In terms of approach, 'Chain Tripping' takes some beating. To call Yacht's latest release conceptual would be underplaying its inspiration wildly. Before considering edits, production, instrumentation or any of the usual, or more traditional, elements to songwriting and recording, Yacht took to AI, machine learning tools and creative technologists to deconstruct and understand their back catalogue so that they could then use the source material, and elements that were extracted from it, to formulate new material and new songs.
The result, at least according to Jona Bechtolt, is an album "More human than human, more Yacht than Yacht." In a kind of symbiotic way by making machines learn all about Yacht they have learned all about themselves, it's "easily the thing [they've] made that most reflects how [they] see [them]selves."
Although technology has always been a touchstone for Yacht, 'Chain Tripping' sees a slight shift in direction. The band's seventh album is three years in the making and follows on from 2015's 'I Thought The Future Would Be Cooler'. It also follows the band's 'misguided', wholly misjudged and unfortunate "Sex Tape" in 2016. However, regardless of the premise of its inception or its lineage, in the end Yacht's new ten-track album will be judged on its merits, its qualities and its overriding appeal.
The funky beats of opener '(Downtown) Dancing' has echoes of Metronomy. The playful bassline, cow bell and high vocal make for a compelling combination. The introduction of a mildly weird synth loop takes the track into darker territory before steel drum percussion brings it back into the light. 'SCATTERHEAD', the band's latest single, is more immediate, more intense and more direct. The track hurtles along with a frenetic, fidgeting energy as it skips along with a varied array of noises being added in along the way.
The balance between the lightness of touch given to each of the tracks is paired with an undercurrent that points towards a deeper and darker edge never being far from the surface. Many of the tracks present themselves with an initial attitude or character that very often morphs or switches as it progresses. 'Loud Light', with its brooding, almost 'Another One Bites The Dust'-esque introductory bass line mixes a darker soundtrack to elevate the layered near conversational vocal whilst 'Blue On Blue' offers up an unconventional, multi-faceted beat that takes a moment to fall into place but once it does the track changes from being scatty or hectic into being joyously upbeat and energetic.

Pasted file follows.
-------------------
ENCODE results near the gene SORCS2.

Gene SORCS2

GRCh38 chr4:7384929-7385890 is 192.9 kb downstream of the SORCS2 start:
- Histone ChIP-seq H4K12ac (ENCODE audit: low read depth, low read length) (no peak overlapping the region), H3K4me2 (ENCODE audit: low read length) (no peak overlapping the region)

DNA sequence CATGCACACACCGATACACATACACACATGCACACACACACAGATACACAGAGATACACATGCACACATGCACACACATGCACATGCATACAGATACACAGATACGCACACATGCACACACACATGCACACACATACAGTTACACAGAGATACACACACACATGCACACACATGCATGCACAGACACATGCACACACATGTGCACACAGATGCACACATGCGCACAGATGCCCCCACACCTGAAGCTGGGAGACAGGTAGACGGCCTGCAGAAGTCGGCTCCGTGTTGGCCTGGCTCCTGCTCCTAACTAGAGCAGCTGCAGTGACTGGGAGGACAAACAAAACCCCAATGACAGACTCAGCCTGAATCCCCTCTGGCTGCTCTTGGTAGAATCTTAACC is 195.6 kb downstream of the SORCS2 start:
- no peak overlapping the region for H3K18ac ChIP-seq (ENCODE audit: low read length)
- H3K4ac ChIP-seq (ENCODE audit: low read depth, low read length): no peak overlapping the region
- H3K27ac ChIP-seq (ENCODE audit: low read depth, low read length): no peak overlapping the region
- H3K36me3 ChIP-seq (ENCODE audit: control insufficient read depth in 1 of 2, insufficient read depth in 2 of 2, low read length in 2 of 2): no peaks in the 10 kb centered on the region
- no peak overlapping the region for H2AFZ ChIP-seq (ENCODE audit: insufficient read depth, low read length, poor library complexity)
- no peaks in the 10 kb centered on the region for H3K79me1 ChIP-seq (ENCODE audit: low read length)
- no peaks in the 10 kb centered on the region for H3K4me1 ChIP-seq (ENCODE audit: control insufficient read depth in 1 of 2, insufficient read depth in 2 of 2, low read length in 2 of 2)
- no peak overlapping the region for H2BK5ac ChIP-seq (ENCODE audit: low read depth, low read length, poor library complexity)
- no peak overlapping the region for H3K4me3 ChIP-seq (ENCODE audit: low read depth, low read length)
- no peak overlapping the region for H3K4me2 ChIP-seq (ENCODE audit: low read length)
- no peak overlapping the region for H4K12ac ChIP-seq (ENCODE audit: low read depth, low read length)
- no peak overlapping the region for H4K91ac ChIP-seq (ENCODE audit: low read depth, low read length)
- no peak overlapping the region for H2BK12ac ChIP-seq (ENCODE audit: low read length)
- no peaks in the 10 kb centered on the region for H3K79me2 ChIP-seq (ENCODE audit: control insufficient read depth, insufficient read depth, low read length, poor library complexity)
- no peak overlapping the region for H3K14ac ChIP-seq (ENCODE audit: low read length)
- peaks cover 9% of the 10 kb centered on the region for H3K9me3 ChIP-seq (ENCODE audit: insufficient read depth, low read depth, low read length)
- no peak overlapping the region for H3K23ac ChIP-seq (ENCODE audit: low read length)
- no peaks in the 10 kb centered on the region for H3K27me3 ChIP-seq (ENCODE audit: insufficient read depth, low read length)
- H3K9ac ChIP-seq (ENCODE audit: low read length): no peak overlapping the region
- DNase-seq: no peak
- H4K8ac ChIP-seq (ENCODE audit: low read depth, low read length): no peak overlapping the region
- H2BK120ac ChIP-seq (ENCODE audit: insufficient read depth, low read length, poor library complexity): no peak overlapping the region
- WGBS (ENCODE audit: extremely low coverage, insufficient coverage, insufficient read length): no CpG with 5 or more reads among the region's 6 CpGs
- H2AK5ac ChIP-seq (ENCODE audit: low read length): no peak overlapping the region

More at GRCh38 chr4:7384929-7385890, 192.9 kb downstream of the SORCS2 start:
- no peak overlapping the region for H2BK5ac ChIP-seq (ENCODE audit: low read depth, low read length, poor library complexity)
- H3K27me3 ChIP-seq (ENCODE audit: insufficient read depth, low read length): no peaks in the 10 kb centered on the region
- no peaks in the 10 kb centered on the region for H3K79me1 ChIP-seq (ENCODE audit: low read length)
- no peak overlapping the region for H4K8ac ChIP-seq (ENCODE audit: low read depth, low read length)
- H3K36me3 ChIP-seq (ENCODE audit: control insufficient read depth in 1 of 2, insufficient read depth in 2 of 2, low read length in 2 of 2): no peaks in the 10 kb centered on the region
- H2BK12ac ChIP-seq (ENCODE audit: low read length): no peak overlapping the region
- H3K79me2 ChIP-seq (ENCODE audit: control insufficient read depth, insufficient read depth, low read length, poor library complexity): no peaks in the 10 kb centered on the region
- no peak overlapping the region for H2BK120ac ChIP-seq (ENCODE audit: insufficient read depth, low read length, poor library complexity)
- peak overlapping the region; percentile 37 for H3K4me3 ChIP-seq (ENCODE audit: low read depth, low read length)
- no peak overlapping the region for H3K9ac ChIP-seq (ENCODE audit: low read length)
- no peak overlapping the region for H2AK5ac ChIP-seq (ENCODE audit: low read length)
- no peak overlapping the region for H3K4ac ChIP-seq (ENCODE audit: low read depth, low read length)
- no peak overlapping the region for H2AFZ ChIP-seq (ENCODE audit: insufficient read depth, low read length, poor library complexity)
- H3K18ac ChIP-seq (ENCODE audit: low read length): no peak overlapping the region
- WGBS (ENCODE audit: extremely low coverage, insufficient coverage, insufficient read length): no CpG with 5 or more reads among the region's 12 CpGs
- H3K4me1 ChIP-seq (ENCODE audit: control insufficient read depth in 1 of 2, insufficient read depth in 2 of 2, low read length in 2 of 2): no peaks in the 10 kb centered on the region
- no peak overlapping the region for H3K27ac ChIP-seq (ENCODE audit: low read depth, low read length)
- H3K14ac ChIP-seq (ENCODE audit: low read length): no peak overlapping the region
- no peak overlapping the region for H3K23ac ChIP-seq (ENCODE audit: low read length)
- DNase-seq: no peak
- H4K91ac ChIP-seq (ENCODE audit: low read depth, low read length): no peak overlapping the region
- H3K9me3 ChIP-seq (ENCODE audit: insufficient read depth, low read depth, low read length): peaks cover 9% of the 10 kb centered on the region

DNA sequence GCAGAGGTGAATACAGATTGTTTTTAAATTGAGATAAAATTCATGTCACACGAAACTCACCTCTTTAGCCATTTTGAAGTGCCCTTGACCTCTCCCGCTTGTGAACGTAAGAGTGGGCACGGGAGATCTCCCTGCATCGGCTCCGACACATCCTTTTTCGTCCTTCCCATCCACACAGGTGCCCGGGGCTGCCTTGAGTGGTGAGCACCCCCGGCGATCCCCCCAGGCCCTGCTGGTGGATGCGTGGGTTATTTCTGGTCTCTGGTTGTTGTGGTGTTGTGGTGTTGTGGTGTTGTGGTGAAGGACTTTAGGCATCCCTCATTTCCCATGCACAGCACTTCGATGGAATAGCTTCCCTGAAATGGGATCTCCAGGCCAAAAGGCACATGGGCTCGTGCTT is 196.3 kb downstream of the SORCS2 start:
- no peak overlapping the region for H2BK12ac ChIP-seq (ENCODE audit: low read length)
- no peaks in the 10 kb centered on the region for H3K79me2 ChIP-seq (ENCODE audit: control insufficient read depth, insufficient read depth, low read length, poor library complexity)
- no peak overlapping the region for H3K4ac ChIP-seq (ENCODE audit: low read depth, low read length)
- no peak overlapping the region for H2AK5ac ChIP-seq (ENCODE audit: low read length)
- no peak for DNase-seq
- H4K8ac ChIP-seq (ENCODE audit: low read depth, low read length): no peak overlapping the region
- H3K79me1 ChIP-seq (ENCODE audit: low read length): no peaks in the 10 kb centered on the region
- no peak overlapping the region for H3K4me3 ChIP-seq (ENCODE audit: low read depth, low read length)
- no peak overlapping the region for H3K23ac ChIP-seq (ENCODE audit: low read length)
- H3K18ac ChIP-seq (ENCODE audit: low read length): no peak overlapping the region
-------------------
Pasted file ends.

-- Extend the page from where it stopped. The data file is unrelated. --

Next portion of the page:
'Death', with its two-part vocal duet, is more of a retro leaning affair, harking back to the softer side of the '80s electro hey day. 'California Dali' has a hazier mix with a dub influence that continues on into 'Stick It To The Station' to a lesser degree before 'Little Instant' closes out the album with possibly the most individual of any of the tracks on 'Chain Tripping'. The revolving bass line is combined with a more relaxed, smoother, more soulful vocal as wind instruments and squally guitars are brought in and out. Ironically, given the band's predisposition towards technology, 'Little Instant' would also seem to be the most natural (or man made) of all the songs on Yacht's latest album.
As an idea, 'Chain Tripping' is an amazing exploration into the use of technology. It's not music by numbers, and it's not "push-button pop songs", but it is taking advantage of the latest technology to enhance and create something new and individual. It's by no means characterless and has clearly taken a lot of creativity to even begin to conceptualise the initial idea. What matters the most though is the songs and there is no doubt that 'Chain Tripping' has thrown up some very interesting surprises, not least of which are the album's book ending tracks, '(Downtown) Dancing' and 'Little Instant'. 'Chain Tripping' is certainly an oddity worth exploration.
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